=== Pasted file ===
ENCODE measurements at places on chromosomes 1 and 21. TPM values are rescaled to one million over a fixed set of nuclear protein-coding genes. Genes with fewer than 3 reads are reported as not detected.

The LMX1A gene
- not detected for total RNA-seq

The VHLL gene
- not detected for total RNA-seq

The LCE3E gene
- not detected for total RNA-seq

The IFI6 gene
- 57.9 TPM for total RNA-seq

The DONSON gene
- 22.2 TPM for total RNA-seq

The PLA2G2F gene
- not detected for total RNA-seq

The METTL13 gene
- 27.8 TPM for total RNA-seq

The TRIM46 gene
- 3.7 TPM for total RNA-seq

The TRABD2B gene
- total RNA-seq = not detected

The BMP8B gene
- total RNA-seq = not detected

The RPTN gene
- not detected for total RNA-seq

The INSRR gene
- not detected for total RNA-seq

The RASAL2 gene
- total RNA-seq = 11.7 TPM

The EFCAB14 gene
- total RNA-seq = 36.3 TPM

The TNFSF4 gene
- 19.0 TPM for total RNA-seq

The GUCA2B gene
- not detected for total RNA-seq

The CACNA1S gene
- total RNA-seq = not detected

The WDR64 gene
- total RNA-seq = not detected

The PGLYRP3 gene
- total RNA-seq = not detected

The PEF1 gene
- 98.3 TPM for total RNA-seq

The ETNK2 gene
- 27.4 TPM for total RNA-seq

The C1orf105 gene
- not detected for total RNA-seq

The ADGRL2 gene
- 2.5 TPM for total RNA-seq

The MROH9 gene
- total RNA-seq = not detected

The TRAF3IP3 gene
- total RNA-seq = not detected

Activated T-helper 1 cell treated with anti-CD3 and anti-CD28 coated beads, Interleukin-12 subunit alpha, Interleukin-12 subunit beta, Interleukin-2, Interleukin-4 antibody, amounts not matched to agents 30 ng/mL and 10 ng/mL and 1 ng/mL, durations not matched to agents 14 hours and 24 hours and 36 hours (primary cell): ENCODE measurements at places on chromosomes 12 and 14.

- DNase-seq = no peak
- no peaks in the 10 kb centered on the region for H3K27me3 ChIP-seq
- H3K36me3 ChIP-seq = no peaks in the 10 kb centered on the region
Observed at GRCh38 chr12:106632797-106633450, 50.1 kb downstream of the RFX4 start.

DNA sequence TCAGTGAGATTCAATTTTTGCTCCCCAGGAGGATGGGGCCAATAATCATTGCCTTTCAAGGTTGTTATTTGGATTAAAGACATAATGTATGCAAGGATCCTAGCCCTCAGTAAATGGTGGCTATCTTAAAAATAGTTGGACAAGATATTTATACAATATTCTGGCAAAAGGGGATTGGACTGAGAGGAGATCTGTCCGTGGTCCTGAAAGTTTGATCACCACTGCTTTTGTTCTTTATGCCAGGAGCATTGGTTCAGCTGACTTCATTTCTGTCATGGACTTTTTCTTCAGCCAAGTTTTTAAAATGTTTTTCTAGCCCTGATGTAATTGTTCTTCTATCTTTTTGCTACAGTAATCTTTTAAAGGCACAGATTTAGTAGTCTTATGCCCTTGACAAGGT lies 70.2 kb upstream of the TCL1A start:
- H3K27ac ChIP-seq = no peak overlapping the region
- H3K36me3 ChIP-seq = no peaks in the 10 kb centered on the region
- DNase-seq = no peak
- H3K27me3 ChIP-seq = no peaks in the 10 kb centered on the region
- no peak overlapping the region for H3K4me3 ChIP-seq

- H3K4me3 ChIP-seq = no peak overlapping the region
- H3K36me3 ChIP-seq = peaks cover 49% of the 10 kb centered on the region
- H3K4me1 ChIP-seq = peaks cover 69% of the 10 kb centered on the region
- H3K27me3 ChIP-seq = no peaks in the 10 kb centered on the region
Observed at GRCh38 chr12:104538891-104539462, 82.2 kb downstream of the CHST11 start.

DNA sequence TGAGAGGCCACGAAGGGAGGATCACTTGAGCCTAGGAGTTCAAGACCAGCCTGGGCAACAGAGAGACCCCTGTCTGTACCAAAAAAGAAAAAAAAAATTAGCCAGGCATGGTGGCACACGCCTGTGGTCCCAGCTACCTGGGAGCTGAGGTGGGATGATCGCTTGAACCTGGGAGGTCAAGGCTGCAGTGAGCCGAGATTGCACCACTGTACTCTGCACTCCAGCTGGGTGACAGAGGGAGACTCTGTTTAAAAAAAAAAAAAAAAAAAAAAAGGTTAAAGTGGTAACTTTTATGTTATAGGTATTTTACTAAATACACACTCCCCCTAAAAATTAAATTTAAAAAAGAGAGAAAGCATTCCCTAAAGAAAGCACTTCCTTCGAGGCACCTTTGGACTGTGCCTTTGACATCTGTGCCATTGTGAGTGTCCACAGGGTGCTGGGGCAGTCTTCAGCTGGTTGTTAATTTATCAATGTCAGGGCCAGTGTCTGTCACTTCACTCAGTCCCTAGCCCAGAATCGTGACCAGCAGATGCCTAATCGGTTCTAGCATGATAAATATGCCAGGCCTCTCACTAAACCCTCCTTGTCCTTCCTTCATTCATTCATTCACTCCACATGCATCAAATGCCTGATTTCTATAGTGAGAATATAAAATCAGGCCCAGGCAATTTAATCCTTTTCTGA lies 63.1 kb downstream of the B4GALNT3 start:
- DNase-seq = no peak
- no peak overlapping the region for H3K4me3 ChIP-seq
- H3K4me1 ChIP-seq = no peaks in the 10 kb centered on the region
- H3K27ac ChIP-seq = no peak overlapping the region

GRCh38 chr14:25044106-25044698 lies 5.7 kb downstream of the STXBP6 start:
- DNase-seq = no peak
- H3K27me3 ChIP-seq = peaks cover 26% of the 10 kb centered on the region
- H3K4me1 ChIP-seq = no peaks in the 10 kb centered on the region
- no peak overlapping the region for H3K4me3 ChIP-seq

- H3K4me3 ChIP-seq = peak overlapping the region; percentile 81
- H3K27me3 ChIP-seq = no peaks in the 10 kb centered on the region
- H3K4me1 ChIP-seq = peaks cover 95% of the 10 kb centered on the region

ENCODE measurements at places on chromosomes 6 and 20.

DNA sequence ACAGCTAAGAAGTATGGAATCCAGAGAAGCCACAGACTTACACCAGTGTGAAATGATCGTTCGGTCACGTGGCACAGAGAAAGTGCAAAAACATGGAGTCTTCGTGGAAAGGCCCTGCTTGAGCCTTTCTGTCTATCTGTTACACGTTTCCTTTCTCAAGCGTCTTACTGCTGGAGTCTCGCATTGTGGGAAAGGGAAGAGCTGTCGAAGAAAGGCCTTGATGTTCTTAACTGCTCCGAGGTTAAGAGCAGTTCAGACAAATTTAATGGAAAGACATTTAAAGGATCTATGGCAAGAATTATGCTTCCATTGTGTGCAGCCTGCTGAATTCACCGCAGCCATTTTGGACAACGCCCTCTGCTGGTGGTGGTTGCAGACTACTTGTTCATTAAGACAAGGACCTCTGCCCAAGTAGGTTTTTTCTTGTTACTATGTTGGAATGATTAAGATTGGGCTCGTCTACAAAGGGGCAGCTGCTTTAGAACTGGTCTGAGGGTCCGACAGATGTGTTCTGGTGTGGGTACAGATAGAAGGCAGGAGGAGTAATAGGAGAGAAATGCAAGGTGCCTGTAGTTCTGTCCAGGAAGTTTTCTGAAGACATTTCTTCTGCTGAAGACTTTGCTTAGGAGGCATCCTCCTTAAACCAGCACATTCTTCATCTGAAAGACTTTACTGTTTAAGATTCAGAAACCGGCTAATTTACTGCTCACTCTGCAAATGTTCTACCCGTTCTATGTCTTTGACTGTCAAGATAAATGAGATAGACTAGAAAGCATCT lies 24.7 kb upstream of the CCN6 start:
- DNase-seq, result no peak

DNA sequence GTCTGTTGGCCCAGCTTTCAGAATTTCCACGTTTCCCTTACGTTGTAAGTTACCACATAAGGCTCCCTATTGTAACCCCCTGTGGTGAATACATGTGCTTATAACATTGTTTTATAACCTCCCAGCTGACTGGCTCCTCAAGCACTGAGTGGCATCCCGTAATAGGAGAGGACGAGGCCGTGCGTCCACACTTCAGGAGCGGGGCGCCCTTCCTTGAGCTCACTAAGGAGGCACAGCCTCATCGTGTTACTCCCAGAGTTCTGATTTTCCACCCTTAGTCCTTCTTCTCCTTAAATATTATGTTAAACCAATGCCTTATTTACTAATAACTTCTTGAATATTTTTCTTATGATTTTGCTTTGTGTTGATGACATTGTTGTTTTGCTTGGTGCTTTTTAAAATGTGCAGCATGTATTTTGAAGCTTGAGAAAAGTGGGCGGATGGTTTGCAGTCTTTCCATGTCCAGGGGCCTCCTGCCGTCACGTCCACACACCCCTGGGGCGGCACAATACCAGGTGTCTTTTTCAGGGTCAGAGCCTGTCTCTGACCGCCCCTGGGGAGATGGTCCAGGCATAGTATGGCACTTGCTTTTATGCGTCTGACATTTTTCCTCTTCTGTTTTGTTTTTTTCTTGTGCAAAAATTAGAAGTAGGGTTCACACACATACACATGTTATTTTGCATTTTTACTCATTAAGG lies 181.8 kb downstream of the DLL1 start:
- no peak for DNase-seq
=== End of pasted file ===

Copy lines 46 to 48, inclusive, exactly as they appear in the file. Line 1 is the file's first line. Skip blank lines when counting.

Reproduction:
The ADGRL2 gene
- 2.5 TPM for total RNA-seq

The MROH9 gene